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Ghost Rider: Spirit of Vengeance Review

Movies.com Critics

1.5

Dave White Profile

Yes, it burns when he pees. And that's all. Read full review

2.0

Grae Drake Profile

To hell with it. Read full review

Other Critics provided by Metacritic.com

Critics scores range from 0 to 100, with higher scores indicating more favorable reviews.

  • 2.0
    32

    out of 100

    Metascore®
    Generally unfavorable reviews
    based on a weighted average of all
    critic review scores.

  • 25

    out of 100

    ReelViews James Berardinelli

    For acting to be this bad in movie not directed by Michael Bay or George Lucas, it has to be intentional.

    Read Full Review

  • 33

    out of 100

    Entertainment Weekly Adam Markovitz

    Most of the movie's action-horror set pieces play like lame Gwar music video outtakes, and Cage's signature mix of irony and off-the-rails mugging only works when you can see the actor's face. In Ghost Rider form, his character is just a skeletal automaton with neither a tongue nor a cheek to put it in.

    Read Full Review

  • 40

    out of 100

    The Hollywood Reporter

    A water-treading sequel offering just enough kooky color to keep less-discerning funnybook fans occupied, Ghost Rider: Spirit of Vengeance nudges its obscure hero's mythology forward a bit without seeming to care much how it gets there.

    Read Full Review

  • See all Ghost Rider: Spirit of Vengeance reviews at Metacritic.com

For Families provided by Common Sense Media

Iffy for 13+

Crazy, violent, dumb action sequel quickly burns out.

What Parents Need to Know

Parents need to know that Ghost Rider: Spirit of Vengeance is the sequel to the 2007's Ghost Rider and is based on a Marvel Comics character (albeit one who seems more on wreaking vengeance than assisting people in need). There's lots of strong, if mostly bloodless, fantasy violence; unlike the original movie, this one is in 3-D, which makes some of the action/violence even more intense. Characters burn and decay; a woman and a boy (about 13) are slapped around; there are fights, explosions, guns and shooting; and lots of stuff catches on fire. Ghost Rider's skull face is pretty creepy, too. Language is infrequent but includes one use of "f--k"; there's also some brief sexual innuendo and a quick reference to a minor character being an alcoholic (he's shown drinking but not drunk).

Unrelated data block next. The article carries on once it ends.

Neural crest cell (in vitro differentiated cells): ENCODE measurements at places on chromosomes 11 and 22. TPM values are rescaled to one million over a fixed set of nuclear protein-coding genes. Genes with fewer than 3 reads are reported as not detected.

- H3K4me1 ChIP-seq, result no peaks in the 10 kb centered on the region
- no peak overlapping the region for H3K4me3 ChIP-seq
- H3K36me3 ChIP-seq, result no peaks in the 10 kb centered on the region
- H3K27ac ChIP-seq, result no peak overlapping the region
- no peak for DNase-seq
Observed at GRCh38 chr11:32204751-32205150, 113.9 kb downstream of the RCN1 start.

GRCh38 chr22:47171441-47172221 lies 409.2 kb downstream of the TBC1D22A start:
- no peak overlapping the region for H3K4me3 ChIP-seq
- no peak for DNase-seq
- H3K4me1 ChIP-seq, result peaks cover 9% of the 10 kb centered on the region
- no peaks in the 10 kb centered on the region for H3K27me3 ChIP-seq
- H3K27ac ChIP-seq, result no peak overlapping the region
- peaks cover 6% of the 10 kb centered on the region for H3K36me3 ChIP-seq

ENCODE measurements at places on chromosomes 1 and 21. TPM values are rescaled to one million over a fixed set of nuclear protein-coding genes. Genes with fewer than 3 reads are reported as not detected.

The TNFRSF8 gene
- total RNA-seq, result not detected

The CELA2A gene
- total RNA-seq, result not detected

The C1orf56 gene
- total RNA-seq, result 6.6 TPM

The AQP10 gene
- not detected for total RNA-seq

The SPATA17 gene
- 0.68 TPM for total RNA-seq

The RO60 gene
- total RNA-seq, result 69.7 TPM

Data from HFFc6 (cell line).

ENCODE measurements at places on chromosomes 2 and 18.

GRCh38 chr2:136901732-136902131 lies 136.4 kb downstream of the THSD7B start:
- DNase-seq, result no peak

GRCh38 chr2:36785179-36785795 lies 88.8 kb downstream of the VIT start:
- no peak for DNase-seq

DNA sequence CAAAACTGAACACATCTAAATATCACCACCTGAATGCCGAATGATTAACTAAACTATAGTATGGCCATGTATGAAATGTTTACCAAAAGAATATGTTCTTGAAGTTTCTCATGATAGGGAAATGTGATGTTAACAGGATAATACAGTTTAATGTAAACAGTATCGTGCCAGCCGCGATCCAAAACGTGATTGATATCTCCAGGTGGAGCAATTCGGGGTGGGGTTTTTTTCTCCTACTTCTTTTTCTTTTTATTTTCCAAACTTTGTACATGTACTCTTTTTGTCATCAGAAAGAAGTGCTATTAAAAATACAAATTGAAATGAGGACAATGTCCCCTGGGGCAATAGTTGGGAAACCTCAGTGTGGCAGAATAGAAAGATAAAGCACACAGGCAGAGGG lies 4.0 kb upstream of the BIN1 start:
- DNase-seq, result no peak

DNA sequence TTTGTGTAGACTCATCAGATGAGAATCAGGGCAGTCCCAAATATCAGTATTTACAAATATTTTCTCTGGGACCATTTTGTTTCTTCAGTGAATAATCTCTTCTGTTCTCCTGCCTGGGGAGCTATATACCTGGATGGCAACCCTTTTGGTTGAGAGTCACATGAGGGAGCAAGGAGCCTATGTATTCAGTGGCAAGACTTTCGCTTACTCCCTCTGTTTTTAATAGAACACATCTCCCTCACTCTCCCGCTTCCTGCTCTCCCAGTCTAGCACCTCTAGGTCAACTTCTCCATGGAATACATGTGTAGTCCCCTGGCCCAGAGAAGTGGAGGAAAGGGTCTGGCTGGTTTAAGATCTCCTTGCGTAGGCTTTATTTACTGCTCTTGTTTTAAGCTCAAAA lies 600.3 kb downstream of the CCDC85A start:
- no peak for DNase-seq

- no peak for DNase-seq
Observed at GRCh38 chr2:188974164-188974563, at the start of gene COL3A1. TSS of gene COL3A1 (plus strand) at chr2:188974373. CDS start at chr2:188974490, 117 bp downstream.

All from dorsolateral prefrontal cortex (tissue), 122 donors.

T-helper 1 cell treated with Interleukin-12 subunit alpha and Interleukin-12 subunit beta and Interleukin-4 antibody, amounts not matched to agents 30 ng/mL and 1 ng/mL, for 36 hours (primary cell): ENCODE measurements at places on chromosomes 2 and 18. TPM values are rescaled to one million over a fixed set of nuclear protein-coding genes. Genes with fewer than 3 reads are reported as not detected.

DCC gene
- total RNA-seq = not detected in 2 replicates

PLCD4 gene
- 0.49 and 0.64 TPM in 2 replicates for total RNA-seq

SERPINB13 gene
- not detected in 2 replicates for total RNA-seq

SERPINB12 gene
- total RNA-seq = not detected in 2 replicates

• Families can talk about Ghost Rider: Spirit of Vengeance's fantasy violence. Was it gruesome or thrilling? How does the impact of this kind of mayhem compare to more realistic violence?
  • What kind of superhero is Ghost Rider? Is he a good guy -- a role model? How does he compare to other superheroes?
  • When Ghost Rider agrees to take back his powers to help others, is this an admirable act, or a selfish act? Or can it be both?
  • Why are so many action/superhero movies based on comic books? What's the appeal?

The good stuff
  • message true1

    Messages: A similar message/theme as most other Marvel superhero movies: With great power comes great responsibility. Here, a character agrees to take on great suffering in order to help others. Unfortunately, his power also involves a deal with the devil, and violent behavior with no consequences goes hand-in-hand with the impulse to help.

  • rolemodels true0

    Role models: Ghost Rider isn't one of the more admirable heroes in comic book movies. He struck a deal with the devil, and he's in constant torment. His power involves punishing and/or destroying the wicked -- i.e. vengeance rather than assistance. A boy is shown to be a skilled pickpocket.

What to watch for
  • violence false4

    Violence: Very little blood, and all of the violence is heavily FX-based, but viewers do see characters rotting and burning. A boy of about 13 and his mother are in danger; they're both physically attacked, pushed around, and hit. The boy is kidnapped and treated roughly (he's injected with a needle and gets a small cut on his face). There are also threats and heavy fighting, guns and shooting, car chases, crashes, and explosions. Minor characters die. Some scary stuff (Ghost Rider's skull face is quite creepy). Characters behave angrily and crazily.

  • sex false1

    Sex: In an animated graphic, the main character's bare butt is glimpsed during a motorcycle stunt. In another scene, it's implied that a businessman is trying to pick up a beautiful woman for sex, but nothing overt is said.

  • language false3

    Language: One use of "f--k." Also "merde" (which is French for "s--t"), "ass," "d--k," "goddamn," "a--hole," and "hell." "Idiot" and "balls" are seen in subtitles.

  • consumerism false0

    Consumerism: A Twinkie is part of a well-placed joke, but the label isn't shown, and the product isn't mentioned by name.

  • drugsalcoholtobacco false2

    Drinking, drugs and smoking: A secondary character is referred to as an alcoholic. He's seen drinking briefly from a flask and sipping from a bottle or two of fine wine, but he isn't shown drunk, nor does he really demonstrate alcoholism. He's also seen (nearly) lighting a cigarette.

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